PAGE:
How to Stop Estate Executors That Steal Everything

by Rob Jennings
    Your state's probate code contains mechanisms for removing a misbehaving executor.

    Your state's probate code contains mechanisms for removing a misbehaving executor.

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    The executor of an estate is generally a person the deceased named in his will, a person who submits the will to probate and then obtains control of the deceased's affairs by qualifying as his personal representative. The executor has a fiduciary duty — a duty of trust and integrity — to the estate's beneficiaries. While most people try to appoint trustworthy individuals as their executors, the case sometimes arises where a dishonest executor needs to be removed.

    Compel an Accounting

    If you are an interested party and you suspect an executor of dishonest behavior, you have the option of filing a motion with the probate court to compel an accounting of all property of the estate. If you prevail, the executor will have to show what property of the estate has come under his control and what he has done with it. Forensic accountants or other financial professionals can examine the accounting in an effort to detect mismanagement, neglect or outright stealing.

    Motion for Removal

    Executors must manage the estate for the benefit of the named beneficiaries under the will. This position requires not only trustworthiness and honest handling of estate property but also prompt and competent handling of that property in order to maximize the value available for beneficiaries. If the court feels that the executor's mishandling of the estate is serious enough, it can order his removal from that position. The court would then have to appoint someone honest enough and capable enough to serve as executor of the estate.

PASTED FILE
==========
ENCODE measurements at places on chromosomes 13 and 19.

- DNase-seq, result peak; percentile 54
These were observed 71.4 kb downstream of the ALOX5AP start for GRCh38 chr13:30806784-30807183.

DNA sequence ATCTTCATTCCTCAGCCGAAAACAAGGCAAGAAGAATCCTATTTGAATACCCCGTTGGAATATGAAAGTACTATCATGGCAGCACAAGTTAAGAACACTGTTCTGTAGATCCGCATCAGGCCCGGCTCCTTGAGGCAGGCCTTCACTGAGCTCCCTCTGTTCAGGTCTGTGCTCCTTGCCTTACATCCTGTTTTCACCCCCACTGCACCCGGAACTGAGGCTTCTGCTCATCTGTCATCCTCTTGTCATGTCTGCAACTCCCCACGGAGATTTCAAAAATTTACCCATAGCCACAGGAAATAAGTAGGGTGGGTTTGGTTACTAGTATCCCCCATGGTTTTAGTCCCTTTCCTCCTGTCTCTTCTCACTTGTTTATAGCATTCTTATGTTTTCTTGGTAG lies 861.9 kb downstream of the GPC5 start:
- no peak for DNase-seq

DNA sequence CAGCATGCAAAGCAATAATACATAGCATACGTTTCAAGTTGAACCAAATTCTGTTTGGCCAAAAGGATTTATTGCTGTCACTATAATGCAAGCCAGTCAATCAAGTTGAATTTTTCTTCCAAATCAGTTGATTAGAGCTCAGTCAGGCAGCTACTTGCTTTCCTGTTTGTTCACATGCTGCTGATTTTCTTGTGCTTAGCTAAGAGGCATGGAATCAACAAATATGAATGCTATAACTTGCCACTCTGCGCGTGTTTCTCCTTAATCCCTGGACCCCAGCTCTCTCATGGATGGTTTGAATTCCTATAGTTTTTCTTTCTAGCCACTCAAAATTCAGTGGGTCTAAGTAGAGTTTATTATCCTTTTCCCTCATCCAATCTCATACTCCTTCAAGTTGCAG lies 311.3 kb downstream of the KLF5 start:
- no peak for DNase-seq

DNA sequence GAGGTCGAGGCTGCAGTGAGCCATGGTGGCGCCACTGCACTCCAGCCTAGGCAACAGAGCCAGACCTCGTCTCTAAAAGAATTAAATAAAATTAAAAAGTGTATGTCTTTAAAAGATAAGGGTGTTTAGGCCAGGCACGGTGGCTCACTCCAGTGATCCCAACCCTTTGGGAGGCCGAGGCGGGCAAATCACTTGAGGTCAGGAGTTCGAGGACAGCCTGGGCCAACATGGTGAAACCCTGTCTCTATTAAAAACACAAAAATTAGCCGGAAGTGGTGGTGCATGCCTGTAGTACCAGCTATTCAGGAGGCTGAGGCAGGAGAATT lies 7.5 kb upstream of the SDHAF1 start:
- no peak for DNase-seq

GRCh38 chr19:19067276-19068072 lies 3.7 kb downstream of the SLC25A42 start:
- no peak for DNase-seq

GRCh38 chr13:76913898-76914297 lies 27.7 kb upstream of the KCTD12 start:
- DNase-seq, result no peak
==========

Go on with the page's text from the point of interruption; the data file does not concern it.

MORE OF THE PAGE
Civil Action for Damages

    In some cases, you may be able to sue the executor personally in civil court for negligence, breach of fiduciary duty or fraud. If you succeed, the executor's personal assets may be available for seizure to help compensate the estate and its beneficiaries for their losses due to the executor's misdeeds. If you become a successor to a misbehaving executor, one of your first duties may be to pursue that individual in order to recover value for the estate.

    Executor's Bond

    Since the opportunities for theft, self-dealing, mismanagement and neglect are many in the job of executor, state law often requires executors to post a bond at an early stage in the probate proceeding. A bond is a guarantee, generally provided by an insurance company, that there will be funds available to compensate the beneficiaries in the event the executor somehow fails in his duties. The amount of the bond usually depends upon the value of the estate. In some cases, however, the testator — the individual who made the will — may have specified that the executor could serve without giving bond.

    About the Author

    A practicing attorney since 2003, Rob Jennings has written fiction and nonfiction since 2005, with his work appearing in a variety of print and online publications. He earned his Juris Doctor from the University of North Carolina at Chapel Hill.

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